And yet, this romance is not the ultimate message the story conveys, that romantic love is all we need not to live a wasted life. Instead, this story was only the material by which to convey a deeper truth about life. By means of the unrequited love between May Bartram and John Marcher, James’ words metaphorically convey the message of Christ’s enduring love for His creation. Christ’s love for us is often described as a marriage relationship, so it is no wonder why James used a rejected marriage in order to convey this truth. In their essence, these two characters represent the struggle people searching for knowledge go through, though never finding, all the while ignoring the Love, which is Christ, the embodiment of Truth, that is before them constantly. Marcher, of course, is the wandering man while May is representative of Christ’s love.
What might initially seem as a calling to the Romantic period, James’ description of May when he says, “She was the consequence of things suffered,” is actually extending to Christ (478). He came to Earth in consequence of our suffering, a result of our sin. May’s unwavering devotion to Marcher to aid him in understanding his sense of impending doom is much like how Christ stands by us through our suffering and, before we knew Him, calls to us through His love. Also, she, as Christ does, recognized that the impending doom was Marcher’s lack of love and the weight of sin. She knew that her love would never be repaid, just as Christ knew He is the only one who could pay and does not require us to work towards salvation. He knows our inadequacy and His purpose, and is steadfast in love bedsides. May said to Marcher that her “curiosity,” or God’s active interest in our lives, would result in being “but too well repaid” as it results in death (489). For May, she dies in the end with full knowledge that her devotion to Marcher would never be understood just as Christ died with the foreknowledge that we neither understand His love nor what His sacrifice meant. In fact, May sacrificed the remainder of her life to be with Marcher just as Christ made the ultimate sacrifice with His life for ours. May yearns with Marcher towards her end when she says, “’I’m with you, – don’t you see? – still.… I haven’t forsaken you’” (496). The phrase “forsaken you” can hardly be ignored, as it pulls so strongly at some of the final words of Christ on the cross. But just as God does not force us to accept His free gift, neither does May, though she pleads, “’It’s never too late’” and “‘Don’t you know – now?’” (497, 8).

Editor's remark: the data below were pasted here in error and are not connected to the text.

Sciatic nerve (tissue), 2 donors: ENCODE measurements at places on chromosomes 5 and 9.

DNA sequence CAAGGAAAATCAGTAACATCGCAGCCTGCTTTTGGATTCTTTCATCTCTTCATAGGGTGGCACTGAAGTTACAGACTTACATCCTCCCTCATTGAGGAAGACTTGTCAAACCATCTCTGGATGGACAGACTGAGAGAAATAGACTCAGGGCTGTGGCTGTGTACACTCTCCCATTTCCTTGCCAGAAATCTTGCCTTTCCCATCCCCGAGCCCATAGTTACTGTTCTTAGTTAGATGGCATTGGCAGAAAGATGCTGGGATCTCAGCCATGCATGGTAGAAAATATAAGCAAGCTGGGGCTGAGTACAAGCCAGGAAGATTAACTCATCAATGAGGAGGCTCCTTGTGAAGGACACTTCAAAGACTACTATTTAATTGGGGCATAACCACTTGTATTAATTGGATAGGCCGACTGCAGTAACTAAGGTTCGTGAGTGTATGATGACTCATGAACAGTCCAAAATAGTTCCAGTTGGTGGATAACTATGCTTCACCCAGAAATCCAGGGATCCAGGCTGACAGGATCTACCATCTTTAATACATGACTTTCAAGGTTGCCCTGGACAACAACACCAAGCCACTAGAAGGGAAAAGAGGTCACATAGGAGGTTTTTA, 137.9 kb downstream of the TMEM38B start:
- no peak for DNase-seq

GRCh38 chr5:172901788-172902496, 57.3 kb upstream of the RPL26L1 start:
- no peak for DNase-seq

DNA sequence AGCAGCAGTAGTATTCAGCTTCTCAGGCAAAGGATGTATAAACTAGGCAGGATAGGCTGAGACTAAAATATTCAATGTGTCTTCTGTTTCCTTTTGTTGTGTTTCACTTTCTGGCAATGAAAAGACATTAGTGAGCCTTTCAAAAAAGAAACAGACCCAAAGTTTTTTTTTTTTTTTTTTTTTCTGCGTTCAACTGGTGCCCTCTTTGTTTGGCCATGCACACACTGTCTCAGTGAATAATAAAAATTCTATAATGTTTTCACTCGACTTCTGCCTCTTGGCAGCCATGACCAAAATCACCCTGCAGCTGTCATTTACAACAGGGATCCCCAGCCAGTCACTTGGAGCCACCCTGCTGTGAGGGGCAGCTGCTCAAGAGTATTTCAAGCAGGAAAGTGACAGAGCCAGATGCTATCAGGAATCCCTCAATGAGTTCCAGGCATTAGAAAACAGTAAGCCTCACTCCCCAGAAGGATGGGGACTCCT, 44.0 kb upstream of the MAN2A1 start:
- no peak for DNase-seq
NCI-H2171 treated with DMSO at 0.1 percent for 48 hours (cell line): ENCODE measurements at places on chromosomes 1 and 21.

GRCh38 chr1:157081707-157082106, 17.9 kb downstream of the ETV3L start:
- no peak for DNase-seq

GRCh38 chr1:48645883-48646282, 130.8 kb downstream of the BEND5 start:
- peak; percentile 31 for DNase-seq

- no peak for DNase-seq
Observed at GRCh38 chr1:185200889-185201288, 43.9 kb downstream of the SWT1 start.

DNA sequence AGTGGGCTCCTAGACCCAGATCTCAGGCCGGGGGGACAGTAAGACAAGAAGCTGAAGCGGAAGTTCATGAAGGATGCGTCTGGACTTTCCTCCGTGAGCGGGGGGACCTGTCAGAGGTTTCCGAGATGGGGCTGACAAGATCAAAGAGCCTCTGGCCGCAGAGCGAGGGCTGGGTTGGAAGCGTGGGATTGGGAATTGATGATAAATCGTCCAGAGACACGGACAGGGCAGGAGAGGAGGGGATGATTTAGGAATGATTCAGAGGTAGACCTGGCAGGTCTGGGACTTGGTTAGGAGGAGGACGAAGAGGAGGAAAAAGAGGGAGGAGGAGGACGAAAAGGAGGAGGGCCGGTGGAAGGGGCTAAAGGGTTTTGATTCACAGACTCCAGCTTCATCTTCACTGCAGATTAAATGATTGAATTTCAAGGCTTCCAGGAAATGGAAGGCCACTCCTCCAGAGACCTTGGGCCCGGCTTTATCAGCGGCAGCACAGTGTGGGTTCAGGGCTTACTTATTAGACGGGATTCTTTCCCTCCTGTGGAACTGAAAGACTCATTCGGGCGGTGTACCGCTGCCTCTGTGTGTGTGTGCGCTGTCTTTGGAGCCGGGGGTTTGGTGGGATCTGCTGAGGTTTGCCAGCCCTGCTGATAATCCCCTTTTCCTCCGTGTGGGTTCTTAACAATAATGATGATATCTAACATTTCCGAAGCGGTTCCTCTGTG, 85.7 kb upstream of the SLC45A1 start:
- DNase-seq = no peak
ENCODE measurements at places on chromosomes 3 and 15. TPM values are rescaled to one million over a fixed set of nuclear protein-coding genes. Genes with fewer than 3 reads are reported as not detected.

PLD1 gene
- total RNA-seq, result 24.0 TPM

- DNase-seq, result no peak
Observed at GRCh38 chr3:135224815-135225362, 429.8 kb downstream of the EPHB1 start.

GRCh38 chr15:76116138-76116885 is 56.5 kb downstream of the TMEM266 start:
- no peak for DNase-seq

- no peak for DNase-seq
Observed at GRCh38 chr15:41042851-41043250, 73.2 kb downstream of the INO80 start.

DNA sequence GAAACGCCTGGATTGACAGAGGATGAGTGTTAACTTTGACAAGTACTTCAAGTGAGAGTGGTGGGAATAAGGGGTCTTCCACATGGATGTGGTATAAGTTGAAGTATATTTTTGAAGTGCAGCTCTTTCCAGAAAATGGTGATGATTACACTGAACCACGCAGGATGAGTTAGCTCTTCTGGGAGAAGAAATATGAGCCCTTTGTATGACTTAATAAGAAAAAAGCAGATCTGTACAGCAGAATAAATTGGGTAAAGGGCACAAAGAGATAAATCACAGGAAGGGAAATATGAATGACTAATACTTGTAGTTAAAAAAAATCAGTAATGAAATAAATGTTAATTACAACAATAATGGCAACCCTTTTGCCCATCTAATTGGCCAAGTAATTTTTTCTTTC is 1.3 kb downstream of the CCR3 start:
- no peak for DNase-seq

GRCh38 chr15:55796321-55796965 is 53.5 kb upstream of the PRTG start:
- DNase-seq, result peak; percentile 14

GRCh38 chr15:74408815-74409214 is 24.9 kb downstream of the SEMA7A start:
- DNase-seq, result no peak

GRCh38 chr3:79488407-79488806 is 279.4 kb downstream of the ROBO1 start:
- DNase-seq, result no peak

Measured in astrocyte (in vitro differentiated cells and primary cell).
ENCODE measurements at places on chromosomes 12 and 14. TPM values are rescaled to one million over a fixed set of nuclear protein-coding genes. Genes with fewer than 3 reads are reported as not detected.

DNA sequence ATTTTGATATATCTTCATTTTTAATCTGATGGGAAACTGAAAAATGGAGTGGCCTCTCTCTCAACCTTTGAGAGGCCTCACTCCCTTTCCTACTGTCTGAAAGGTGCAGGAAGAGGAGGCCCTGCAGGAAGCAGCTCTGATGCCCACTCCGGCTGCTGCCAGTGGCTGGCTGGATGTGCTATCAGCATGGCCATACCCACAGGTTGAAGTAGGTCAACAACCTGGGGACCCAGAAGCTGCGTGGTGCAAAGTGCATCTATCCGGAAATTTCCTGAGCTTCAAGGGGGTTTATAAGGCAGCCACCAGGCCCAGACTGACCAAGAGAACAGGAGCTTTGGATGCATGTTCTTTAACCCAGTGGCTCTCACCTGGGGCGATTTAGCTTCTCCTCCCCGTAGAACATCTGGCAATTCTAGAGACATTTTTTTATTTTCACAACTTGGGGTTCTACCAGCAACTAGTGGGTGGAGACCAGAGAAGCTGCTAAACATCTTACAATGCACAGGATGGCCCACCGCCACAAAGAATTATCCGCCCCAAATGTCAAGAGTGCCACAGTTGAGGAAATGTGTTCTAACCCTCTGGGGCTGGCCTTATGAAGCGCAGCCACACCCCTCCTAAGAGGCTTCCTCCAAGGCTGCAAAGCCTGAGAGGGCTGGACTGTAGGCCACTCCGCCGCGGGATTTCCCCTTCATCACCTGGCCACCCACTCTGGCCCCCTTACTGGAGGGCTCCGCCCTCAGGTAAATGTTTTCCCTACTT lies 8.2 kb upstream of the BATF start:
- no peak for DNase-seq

Sadly, the character of John Marcher is much like every man on earth and does not see May’s gift for what it is. James writes, “Giving her all, giving her life… He had lived by her aid” (499). Even in making one of his “pilgrimages” to May’s grave, like some monk to a sacred site, he did not yet fully realize that, in his core, he needed her and could do nothing on his own to heal himself (503). He kept on a mask from which “looked the eyes of an expression not in the least matching the other features” (487). He wore this mask much in the way that people wear a mask in futile attempts to look perfect, yet with eyes revealing the hopelessness underneath, the life without Christ. John Marcher is a lost soul, stuck in a mind of egoism because he saw May as one who needed to be repaid as he felt the need to be repaid (488). He did not actually understand her altruism, and neither do people comprehend God and His sacrifice. Both are a mystery. But Marcher’s impending doom was real—his consequence the sin in the world. And yet Love was there all along, and he ignored that knowledge because it was something he did not want to understand. He remained selfish by keeping his impending event his “own,” failing to understand how real that doom was (488). Marcher ignored the self-inflicted miserableness. He did not see the truth until she was long dead, or at least gone from his life, as many live when they push God away from their lives. James writes near the end that “what he presently stood there gazing at was the sounded void of his life,” and gives the answer that, “she was what he had missed” (506). Just like the Lost in this world, Marcher stood there to “stupidly stare at the escape she offered him” (506). “This was knowledge” Marcher admits, yet found out too late that some truths are not as great as the Truth.